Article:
Victims of the Easyjet hack are now being told their entire travel itineraries were accessed by hackers who helped themselves to nine million people’s personal details stored by the budget airline.
As reported earlier this week, the data was stolen from the airline between October 2019 and January this year. Easyjet kept quiet about the hack until mid-May, though around 2,200 people whose credit card details were stolen during the cyber-raid were told of this in early April, months after the attack.
Today emails from the company began arriving with customers. One seen by The Register read:
Our investigation found that your name, email address, and travel details were accessed for the easyJet flights or easyJet holidays you booked between 17th October 2019 and 4th March 2020. Your passport and credit card details were not accessed, however information including where you were travelling from and to, your departure date, booking reference number, the booking date and the value of the booking were accessed.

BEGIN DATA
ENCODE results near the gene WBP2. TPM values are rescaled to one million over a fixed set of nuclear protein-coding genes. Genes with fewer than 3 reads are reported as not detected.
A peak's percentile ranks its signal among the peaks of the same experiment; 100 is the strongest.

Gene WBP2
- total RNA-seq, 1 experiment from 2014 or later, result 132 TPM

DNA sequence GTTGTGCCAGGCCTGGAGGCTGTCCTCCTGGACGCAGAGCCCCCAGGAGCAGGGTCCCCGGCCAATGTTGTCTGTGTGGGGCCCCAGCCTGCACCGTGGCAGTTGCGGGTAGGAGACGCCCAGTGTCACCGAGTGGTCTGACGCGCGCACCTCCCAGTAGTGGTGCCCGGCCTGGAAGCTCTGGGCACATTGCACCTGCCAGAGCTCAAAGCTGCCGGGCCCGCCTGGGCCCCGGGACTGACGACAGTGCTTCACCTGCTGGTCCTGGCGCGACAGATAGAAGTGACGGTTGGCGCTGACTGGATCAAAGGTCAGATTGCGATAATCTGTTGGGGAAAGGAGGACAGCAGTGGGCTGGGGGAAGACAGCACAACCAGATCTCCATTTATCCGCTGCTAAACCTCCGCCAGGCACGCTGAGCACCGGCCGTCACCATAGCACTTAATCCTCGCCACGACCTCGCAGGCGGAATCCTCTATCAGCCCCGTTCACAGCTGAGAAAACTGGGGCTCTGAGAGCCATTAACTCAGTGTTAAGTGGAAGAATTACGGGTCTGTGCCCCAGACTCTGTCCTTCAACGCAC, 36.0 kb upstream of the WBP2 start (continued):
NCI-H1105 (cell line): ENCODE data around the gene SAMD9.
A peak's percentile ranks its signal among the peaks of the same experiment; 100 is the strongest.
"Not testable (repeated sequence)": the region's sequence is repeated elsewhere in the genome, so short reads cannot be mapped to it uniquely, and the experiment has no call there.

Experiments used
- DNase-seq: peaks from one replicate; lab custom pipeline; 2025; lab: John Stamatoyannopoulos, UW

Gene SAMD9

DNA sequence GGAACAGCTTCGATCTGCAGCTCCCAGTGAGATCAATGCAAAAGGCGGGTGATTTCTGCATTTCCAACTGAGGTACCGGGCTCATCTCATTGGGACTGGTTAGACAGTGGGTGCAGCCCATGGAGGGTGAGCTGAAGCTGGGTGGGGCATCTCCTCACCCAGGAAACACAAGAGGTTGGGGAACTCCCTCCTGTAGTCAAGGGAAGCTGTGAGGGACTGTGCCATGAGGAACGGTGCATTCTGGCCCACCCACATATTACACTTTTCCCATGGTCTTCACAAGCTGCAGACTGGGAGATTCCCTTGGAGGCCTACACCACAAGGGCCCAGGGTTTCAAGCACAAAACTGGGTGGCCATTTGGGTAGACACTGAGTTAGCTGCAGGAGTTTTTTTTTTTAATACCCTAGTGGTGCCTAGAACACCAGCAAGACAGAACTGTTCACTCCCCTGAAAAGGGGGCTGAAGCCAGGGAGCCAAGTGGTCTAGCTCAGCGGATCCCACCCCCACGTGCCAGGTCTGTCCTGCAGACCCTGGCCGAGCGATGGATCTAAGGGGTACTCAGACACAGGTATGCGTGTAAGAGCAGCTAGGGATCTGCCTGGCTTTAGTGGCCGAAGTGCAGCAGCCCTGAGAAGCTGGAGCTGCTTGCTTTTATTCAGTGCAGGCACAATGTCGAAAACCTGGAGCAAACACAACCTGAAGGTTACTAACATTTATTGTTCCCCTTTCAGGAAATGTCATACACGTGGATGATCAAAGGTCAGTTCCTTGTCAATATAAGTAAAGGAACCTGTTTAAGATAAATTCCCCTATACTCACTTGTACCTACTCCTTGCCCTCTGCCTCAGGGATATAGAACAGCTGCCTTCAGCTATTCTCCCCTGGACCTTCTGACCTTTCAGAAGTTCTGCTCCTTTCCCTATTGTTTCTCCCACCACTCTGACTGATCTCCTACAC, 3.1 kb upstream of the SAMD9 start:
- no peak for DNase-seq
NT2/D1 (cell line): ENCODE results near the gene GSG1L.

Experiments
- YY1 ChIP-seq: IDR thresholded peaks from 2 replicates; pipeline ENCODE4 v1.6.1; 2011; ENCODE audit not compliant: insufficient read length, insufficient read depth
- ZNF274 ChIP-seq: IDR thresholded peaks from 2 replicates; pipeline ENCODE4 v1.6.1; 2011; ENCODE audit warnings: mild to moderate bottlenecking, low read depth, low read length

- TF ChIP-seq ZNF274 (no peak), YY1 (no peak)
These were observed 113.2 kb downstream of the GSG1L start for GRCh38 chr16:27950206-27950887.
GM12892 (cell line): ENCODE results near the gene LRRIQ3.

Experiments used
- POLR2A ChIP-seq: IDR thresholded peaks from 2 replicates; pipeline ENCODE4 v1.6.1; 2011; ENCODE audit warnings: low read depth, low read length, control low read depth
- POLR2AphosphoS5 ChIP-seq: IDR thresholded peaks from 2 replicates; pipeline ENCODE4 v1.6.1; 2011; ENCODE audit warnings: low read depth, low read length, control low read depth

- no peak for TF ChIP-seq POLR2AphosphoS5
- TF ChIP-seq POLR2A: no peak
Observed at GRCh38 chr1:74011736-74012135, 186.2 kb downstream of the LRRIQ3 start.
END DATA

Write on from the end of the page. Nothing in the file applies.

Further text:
We are very sorry this has happened.
It also warned victims to be on their guard against phishing attacks by miscreants using the stolen records, especially if any “unsolicited communications” arrived appearing to be from Easyjet or its package holidays arm.
Perhaps to avoid spam filters triggered by too many links, the message mentioned, but did not link to, a blog post from the Information Commissioner’s Office titled, “Stay one step ahead of the scammers,” as well as one from the National Cyber Security Centre, published last year, headed: “Phishing attacks: dealing with suspicious emails and messages.”
There was no mention in the message to customers of compensation being paid as a result of the hack. Neither, when El Reg asked earlier this week, did Easyjet address the question of compo or credit monitoring services.